Abu Waaqid al-Laythi reported that when The Noble Prophet Muhammad (PBUH)  went out to Hunayn, he passed by a tree belonging to the mushrikeen that was called Dhaatu Anwaat, on which they used to hang their weapons. They said, ‘O Messenger of Allah, make for us a Dhaatu Anwaat like they have.’ The Noble Prophet Muhammad (PBUH) said, ‘Subhaana-Allah! This is like what the people of Mussa said, “Make for us a god as they have gods.” By the One in Whose hand is my soul, you will follow the ways of the people who came before you.’ ” (Reported by al-Tirmidhi, no. 2180.

Taking into account the position of the person who is striving to correct the mistake. Some people’s advice may be more readily accepted than others’ because they have a status that others do not, or because, unlike others, they have authority over the person who has made the mistake, for example, a father with his child or a teacher with his student or a government official with the one whom he is inspecting. One who is older is not like one who is younger, a relative is not like a stranger, a person with authority is not like one with no authority. Understanding these differences will make the reformer put things into perspective and evaluate them properly, so that his rebuke or correction will not lead to a greater evil. The position of the one who is rebuking and the esteem in which he is held by the one who has made the mistake are very important in judging how strong the rebuke should be and deciding how harsh or gentle the tone should be. From this, you need to learn two things:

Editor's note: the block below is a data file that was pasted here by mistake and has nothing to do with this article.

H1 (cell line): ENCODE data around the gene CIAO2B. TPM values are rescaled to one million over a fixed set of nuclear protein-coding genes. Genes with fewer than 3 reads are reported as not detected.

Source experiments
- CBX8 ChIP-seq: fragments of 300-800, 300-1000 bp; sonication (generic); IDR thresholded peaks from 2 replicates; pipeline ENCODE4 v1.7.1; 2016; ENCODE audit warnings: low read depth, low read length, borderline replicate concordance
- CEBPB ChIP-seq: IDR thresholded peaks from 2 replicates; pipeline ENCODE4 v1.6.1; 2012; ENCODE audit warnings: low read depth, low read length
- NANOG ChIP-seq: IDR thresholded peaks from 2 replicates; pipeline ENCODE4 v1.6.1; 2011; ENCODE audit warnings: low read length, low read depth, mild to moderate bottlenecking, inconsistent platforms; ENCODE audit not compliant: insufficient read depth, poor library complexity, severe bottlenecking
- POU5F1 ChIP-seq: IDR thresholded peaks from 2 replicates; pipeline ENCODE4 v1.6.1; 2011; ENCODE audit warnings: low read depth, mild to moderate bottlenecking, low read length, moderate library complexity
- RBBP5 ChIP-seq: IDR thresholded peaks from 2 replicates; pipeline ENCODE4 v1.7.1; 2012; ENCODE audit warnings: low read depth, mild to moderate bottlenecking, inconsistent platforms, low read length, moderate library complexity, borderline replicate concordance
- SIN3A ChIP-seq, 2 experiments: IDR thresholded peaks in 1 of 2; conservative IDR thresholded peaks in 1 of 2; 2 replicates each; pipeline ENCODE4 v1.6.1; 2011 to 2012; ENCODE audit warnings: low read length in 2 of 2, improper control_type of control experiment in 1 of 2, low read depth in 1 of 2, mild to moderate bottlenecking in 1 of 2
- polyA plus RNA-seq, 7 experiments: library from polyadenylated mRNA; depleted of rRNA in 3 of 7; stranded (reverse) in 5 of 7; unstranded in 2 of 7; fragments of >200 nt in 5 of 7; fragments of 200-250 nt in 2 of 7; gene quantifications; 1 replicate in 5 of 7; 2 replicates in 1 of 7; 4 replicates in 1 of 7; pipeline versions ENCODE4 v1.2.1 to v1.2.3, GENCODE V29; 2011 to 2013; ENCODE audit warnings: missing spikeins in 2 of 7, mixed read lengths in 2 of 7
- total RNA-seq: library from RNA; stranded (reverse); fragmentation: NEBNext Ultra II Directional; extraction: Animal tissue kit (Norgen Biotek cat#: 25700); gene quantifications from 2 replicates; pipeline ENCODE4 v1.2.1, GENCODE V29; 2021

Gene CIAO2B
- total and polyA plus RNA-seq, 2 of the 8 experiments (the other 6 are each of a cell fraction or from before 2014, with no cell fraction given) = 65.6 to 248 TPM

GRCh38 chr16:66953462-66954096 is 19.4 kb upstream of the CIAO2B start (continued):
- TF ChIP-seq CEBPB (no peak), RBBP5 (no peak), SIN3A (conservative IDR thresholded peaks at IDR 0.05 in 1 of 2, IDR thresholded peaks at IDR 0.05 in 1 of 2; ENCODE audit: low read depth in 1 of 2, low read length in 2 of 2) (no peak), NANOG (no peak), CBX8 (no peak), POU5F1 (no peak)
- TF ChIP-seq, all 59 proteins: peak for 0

1. That the person to whom Allah has given status or authority should use that to enjoin what is good and forbid what is evil, and to teach people. He should understand that he has a great responsibility because people will accept more from him than from other people – usually – so he can do more than others can. He shouldn’t be a bully who looks down on people and who makes himself holier than all others.
  2. The person who seeks to enjoin what is good and forbid what is evil should not misjudge the situation and put himself in a higher position than is in fact the case and behave as if he has qualities that he does not have, because this will only put people off.

Please consider these facts and points for an effective mission in rectifying people who may have gone astray.

1. Address the mistakes.

2. Be gentle.

3. Connect people with Allah.

4. Don’t go looking for mistakes.

5. Be Strategic.

6. Use firmness when appropriate.

7. Spare people’s dignity.


I wish you all the best.